Nearly 200 Taiwanese committed suicide last year by consuming the highly toxic herbicide paraquat, a National Taiwan University (NTU) academic said yesterday.
Of the 3,765 Taiwanese who committed suicide last year, 194 poisoned themselves using paraquat, NTU’s Institute of Health Behaviors and Community Sciences assistant professor Chang Shu-sen (張書森) said, citing data released last week by the Ministry of Health and Welfare.
People consuming paraquat die painfully from pulmonary fibrosis, with their lung tissue growing thick and hardened, he said, adding that they can be described as dying from slow respiratory failure.
Sri Lanka’s ban on pesticides from 2008 to 2011 might have contributed to a 50 percent decrease in that country’s pesticide-related suicides in the four years that followed, Chang said.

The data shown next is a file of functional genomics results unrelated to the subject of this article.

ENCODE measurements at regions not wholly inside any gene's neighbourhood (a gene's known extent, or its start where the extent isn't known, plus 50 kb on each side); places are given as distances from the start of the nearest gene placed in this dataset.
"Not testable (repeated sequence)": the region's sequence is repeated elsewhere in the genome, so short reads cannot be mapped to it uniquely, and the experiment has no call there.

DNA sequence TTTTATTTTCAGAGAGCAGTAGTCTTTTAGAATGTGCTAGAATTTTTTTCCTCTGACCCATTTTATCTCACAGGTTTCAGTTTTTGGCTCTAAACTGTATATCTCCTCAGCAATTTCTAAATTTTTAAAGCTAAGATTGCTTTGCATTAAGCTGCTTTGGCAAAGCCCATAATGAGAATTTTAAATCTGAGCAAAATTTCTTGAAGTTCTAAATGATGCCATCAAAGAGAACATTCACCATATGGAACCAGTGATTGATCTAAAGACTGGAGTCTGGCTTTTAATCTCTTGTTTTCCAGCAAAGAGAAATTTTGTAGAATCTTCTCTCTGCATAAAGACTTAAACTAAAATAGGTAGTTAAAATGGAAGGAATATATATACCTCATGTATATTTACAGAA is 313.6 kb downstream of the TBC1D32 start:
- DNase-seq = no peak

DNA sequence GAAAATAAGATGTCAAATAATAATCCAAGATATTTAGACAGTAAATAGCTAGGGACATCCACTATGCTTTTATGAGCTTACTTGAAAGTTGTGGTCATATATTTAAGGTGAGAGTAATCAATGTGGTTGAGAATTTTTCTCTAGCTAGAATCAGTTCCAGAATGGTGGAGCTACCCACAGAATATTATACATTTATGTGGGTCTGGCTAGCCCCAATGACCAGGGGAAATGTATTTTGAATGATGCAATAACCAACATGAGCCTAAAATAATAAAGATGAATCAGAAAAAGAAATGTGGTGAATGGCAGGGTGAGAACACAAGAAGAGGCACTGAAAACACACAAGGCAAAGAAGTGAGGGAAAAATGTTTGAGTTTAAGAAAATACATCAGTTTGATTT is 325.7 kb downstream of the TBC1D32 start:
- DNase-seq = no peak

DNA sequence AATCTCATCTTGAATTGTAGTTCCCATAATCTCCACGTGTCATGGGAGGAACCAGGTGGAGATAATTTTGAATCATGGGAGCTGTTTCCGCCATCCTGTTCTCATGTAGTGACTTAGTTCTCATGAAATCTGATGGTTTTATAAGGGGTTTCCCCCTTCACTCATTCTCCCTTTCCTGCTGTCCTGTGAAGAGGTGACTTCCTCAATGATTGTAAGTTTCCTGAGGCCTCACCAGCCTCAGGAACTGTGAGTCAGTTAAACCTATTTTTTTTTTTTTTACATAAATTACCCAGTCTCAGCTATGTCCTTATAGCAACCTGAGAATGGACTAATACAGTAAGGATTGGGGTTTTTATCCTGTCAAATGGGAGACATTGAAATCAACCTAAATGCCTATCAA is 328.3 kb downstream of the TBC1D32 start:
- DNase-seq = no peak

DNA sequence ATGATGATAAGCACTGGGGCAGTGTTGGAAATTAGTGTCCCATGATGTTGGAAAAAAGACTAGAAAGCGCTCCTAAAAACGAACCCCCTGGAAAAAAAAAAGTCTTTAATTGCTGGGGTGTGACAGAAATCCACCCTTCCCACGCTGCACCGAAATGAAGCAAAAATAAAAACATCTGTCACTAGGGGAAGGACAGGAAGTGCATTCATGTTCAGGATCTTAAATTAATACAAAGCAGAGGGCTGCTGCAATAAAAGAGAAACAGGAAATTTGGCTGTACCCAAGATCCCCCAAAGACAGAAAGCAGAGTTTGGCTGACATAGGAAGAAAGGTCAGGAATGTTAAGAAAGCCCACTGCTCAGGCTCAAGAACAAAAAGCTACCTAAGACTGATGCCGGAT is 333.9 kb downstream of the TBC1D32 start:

NTU Hospital’s Yunlin Branch deputy director Liou Horng-huei (劉宏輝) cited clinical research showing that exposure to paraquat can lead to Parkinson’s disease.
The Council of Agriculture (COA) last month announced that the processing and import of paraquat would be banned from February next year, and its use and sale would be prohibited from February 2019.
Tightened management has proved ineffective in the past, the Department of Mental and Oral Health Director Shen Lih-jong (諶立中) said.
“The most effective way to prevent suicide is to restrict access,” Shen said, adding that paraquat is too easy for farmers to obtain.
Watching patients die after consuming paraquat is a nightmarish experience for any medical intern, he said.
Illness, financial difficulty and family conflicts are the primary motives behind farmers’ suicides, he said.
From 2010 to 2014, about 110,000 to 170,000 people worldwide poisoned themselves by herbicides or pesticides, which is the world’s third-most common suicide method, Chang said, citing statistics collected from 108 nations.
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